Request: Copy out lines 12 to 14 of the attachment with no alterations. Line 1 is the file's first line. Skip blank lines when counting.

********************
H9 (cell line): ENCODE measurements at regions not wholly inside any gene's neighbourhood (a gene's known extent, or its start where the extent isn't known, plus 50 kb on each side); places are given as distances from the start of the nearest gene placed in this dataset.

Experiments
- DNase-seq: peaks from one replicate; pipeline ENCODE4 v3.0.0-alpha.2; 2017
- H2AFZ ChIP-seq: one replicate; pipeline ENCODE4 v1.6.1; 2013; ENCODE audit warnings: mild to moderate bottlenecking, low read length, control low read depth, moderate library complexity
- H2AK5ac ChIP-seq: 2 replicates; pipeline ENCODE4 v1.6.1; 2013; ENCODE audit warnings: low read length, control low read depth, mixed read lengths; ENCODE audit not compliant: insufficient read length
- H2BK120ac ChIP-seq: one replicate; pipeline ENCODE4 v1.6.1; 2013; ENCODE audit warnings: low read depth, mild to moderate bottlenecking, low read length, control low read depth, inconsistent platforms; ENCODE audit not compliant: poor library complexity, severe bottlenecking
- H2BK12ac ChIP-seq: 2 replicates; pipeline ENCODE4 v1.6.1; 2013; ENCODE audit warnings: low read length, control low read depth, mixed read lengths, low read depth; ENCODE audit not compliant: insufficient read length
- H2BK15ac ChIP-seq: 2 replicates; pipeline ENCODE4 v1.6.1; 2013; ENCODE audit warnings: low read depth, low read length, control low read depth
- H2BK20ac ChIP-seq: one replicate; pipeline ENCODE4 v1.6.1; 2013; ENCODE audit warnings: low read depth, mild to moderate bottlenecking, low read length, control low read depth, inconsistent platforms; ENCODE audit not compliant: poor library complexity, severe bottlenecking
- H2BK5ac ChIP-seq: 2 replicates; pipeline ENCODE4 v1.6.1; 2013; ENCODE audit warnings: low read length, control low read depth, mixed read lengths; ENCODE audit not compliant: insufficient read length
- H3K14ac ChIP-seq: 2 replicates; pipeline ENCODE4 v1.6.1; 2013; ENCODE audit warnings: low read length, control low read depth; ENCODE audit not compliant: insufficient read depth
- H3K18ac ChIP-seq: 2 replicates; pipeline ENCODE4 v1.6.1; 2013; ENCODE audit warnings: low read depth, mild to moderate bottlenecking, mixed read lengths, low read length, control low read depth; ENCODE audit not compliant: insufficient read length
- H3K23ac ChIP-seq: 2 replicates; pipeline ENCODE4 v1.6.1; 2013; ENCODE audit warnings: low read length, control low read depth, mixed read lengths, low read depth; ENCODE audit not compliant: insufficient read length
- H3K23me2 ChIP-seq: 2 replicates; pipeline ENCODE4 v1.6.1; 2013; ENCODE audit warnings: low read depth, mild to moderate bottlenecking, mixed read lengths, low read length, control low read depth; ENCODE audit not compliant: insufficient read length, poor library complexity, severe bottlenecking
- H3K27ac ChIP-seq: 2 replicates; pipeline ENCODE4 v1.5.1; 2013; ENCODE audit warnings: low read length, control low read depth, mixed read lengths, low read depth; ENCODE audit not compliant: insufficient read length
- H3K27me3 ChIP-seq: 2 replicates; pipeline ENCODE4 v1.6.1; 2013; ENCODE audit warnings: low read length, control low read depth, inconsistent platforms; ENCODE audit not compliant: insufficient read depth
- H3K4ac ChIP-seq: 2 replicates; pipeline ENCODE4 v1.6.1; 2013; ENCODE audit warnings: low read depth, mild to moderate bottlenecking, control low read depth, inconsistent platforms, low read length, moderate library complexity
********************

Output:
- H3K18ac ChIP-seq: 2 replicates; pipeline ENCODE4 v1.6.1; 2013; ENCODE audit warnings: low read depth, mild to moderate bottlenecking, mixed read lengths, low read length, control low read depth; ENCODE audit not compliant: insufficient read length
- H3K23ac ChIP-seq: 2 replicates; pipeline ENCODE4 v1.6.1; 2013; ENCODE audit warnings: low read length, control low read depth, mixed read lengths, low read depth; ENCODE audit not compliant: insufficient read length
- H3K23me2 ChIP-seq: 2 replicates; pipeline ENCODE4 v1.6.1; 2013; ENCODE audit warnings: low read depth, mild to moderate bottlenecking, mixed read lengths, low read length, control low read depth; ENCODE audit not compliant: insufficient read length, poor library complexity, severe bottlenecking